Horror is powered by Vocal.
Vocal is a platform that provides storytelling tools and engaged communities for writers, musicians, filmmakers, podcasters, and other creators to get discovered and fund their creativity.
How does Vocal work?
Creators share their stories on Vocal’s communities. In return, creators earn money when they are tipped and when their stories are read.
How do I join Vocal?
Vocal welcomes creators of all shapes and sizes. Join for free and start creating.
To learn more about Vocal, visit our resources.Show less
No doubt you've heard of the movie Lights Out that's been making a sizable chunk of change at the box office. It's produced by the maestro James Wan himself, who has heralded a new age in horror and has brought some great franchises to life in the last 10 years like Saw, Insidious and The Conjuring. Lights Out marks the latest in his producer catalog; however, the movie follows a lot of similar themes to one that came out over a decade ago. I am of course referring to the box office bomb that was 2003s Darkness Falls.
So what's this movie about you ask? Well, here's the blurb...
A vengeful spirit has taken the form of the Tooth Fairy to exact vengeance on the town that lynched her 150 years earlier. Only coming out in the dark and deftly afraid of the light, her only opposition is an only child, now grown up, who has survived her before.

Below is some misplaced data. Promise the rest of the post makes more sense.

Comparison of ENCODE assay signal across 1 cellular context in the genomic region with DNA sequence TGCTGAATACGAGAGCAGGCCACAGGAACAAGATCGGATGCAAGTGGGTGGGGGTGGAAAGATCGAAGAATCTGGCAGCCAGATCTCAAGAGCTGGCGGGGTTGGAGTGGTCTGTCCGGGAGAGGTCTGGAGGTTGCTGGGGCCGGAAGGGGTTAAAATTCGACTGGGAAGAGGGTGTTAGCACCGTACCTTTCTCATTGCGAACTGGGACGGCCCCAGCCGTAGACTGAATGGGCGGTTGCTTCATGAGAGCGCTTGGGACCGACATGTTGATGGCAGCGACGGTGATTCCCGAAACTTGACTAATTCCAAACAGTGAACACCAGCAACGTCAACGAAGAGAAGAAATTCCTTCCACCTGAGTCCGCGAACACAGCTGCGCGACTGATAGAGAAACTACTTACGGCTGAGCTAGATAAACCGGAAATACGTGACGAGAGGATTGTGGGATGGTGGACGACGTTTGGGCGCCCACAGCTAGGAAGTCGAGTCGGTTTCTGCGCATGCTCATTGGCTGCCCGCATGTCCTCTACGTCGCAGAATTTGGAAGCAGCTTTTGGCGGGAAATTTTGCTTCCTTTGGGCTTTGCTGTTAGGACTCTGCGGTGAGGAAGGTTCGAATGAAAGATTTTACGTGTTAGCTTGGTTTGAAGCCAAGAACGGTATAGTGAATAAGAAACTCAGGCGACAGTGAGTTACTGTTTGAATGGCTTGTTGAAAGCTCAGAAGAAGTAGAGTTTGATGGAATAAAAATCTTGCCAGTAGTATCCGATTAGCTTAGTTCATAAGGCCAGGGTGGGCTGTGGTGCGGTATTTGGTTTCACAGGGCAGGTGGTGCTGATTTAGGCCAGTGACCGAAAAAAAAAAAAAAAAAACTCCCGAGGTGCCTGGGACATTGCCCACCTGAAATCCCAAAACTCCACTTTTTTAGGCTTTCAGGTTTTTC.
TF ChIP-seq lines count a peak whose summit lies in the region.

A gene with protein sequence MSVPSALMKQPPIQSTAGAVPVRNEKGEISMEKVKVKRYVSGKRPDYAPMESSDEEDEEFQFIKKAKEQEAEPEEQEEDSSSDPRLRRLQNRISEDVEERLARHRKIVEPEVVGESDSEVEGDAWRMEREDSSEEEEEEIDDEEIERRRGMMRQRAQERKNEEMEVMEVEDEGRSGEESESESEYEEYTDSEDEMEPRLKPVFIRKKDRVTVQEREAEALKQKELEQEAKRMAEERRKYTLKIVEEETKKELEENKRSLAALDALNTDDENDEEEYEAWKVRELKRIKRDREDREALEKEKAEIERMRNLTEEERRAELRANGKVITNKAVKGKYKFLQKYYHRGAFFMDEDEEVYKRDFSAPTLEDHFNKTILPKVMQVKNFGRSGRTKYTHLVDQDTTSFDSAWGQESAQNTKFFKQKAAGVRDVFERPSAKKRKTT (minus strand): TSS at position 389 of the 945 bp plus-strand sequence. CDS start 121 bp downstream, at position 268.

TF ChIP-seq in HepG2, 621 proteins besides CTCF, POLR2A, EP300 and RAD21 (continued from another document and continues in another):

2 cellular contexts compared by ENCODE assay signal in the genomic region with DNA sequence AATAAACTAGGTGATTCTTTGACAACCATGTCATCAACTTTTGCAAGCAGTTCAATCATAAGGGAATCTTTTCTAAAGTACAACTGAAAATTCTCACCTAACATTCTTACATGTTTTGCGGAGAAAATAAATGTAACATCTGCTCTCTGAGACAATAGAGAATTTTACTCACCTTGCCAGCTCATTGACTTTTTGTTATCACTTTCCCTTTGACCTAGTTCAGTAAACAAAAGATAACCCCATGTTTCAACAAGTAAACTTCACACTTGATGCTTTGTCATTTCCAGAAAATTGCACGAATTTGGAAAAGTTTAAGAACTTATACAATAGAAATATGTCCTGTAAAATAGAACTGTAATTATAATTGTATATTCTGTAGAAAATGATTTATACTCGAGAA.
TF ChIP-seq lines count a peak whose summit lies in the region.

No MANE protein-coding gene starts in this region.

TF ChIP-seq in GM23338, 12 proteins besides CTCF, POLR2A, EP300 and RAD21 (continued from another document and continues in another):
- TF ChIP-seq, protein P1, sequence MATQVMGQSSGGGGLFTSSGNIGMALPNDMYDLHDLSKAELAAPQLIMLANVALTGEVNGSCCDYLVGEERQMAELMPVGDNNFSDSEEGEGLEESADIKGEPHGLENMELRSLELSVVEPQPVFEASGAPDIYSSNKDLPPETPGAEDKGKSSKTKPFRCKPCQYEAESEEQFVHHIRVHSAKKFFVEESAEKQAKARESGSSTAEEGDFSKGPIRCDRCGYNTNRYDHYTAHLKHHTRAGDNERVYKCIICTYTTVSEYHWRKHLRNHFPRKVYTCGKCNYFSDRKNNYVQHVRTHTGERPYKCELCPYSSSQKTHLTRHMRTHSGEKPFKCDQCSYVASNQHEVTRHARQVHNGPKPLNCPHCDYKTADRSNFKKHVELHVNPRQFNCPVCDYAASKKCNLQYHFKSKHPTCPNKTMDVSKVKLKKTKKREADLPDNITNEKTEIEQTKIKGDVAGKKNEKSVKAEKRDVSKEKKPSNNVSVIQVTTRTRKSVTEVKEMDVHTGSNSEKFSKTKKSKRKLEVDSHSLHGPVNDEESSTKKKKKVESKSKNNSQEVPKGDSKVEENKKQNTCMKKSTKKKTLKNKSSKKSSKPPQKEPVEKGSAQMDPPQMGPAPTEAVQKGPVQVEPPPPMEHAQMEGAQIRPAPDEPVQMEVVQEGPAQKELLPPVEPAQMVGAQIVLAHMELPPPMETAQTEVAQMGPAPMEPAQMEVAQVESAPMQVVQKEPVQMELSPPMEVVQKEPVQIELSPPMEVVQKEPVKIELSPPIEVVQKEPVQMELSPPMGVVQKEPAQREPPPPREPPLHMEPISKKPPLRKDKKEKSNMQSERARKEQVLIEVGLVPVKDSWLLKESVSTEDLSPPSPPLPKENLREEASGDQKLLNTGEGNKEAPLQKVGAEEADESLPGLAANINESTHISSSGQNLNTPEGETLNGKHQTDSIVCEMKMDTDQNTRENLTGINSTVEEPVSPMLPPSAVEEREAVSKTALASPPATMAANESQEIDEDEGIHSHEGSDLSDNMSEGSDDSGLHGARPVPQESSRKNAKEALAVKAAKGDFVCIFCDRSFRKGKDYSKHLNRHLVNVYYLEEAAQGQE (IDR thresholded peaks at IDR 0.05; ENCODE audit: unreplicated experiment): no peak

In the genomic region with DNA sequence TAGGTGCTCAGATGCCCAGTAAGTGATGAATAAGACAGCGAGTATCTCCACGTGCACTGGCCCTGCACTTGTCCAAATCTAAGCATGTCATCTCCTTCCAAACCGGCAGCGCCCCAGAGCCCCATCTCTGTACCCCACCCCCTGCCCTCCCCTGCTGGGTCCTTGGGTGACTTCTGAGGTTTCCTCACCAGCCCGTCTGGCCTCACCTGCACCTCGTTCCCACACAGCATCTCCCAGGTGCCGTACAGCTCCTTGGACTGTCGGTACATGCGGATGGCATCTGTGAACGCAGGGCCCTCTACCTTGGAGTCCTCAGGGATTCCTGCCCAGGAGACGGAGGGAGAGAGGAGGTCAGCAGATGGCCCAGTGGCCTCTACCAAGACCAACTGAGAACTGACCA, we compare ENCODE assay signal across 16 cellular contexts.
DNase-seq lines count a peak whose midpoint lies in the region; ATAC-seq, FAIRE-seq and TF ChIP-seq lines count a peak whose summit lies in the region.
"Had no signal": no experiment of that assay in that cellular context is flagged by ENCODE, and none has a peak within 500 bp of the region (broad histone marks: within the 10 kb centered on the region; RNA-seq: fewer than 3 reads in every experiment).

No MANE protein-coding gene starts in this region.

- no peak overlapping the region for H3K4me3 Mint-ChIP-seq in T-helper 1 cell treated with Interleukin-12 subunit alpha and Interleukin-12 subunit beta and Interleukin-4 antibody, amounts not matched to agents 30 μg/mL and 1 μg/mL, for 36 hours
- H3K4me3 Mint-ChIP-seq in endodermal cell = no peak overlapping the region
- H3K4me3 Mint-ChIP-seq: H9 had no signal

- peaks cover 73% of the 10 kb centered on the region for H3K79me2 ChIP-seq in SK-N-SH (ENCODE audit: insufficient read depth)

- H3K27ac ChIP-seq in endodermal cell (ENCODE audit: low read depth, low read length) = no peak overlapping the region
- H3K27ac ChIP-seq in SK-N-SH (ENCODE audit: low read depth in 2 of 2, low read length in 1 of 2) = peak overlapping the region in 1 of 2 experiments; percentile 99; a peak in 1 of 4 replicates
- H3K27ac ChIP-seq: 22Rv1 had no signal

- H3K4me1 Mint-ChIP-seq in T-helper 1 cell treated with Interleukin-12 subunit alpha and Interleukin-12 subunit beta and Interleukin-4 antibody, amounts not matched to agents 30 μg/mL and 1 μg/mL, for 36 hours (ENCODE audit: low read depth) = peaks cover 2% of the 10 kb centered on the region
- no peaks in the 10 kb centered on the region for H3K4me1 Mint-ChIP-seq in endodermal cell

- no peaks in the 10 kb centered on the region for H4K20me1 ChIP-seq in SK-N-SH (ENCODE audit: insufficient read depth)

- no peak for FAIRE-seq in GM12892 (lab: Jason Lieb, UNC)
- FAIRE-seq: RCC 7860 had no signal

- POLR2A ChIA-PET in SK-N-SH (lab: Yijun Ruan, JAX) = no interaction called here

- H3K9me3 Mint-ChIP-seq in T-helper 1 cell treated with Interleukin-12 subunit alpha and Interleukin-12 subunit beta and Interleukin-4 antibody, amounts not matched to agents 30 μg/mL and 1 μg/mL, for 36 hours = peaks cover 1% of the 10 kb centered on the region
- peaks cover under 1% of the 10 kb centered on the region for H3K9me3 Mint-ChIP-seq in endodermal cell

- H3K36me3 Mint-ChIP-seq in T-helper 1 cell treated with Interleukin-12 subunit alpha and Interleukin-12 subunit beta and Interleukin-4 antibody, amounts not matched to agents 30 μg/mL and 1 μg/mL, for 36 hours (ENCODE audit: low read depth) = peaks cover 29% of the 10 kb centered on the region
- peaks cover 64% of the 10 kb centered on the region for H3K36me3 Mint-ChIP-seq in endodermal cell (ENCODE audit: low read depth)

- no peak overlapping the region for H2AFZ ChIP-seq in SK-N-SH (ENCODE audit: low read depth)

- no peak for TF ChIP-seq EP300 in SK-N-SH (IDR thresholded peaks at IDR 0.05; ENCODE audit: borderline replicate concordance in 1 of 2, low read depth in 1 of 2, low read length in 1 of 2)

Sound familiar? Check the trailer out for a little more:
Personally I'm always — I repeat, ALWAYS — up for a slice of supernatural horror as its basically my go-to sub-genre. Now, Darkness Falls slunk out of cinemas fairly quickly and got very little praise upon initial release. However, it has now grown a fair-sized cult audience since it was released on home video (remember those?) and DVD. Personally, I think it deserves at least a little recognition for its concept, which (until this year) was a unique take on a traditional horror staple.
A genuinely creepy little horror movie — albeit with a ridiculously amped up climax — David Nusair, Reel Film Reviews
Darkness Falls is a great popcorn horror B-flick that at times, shows some real flare for horror, which was and is constantly lacking in mainstream cinema. However, the film suffers from a script that feels like a mangle of several drafts that have been pushed together simply to complete the movie. This could be due to no less than three different screenwriters working on the film who, no doubt, had conflicting ideas on where they figured the film should go. Unfortunately, it'll leave many viewers scratching their heads at the gigantic plot holes strewn throughout, many of which are never even vaguely explained.
The characters are all mainly one-dimensional and lack any sort of motivation, which leaves you not really caring if they ultimately live or die. In fact, the main two stars Caitlin (Emily Caulfield) and Michael (Lee Cormie) play as brother and sister in this movie, Caitlin is undergoing the huge medical task of finding out the root of her brother's delusions. However, this "relationship" feels somewhat muddled, as though in another draft of the movie, they would have been written as mother and son. Interestingly, this is yet another similar theme to Lights Out, which has a sister coming to the aid of her younger brother at the hands of a supernatural threat, coincidence? Hmm.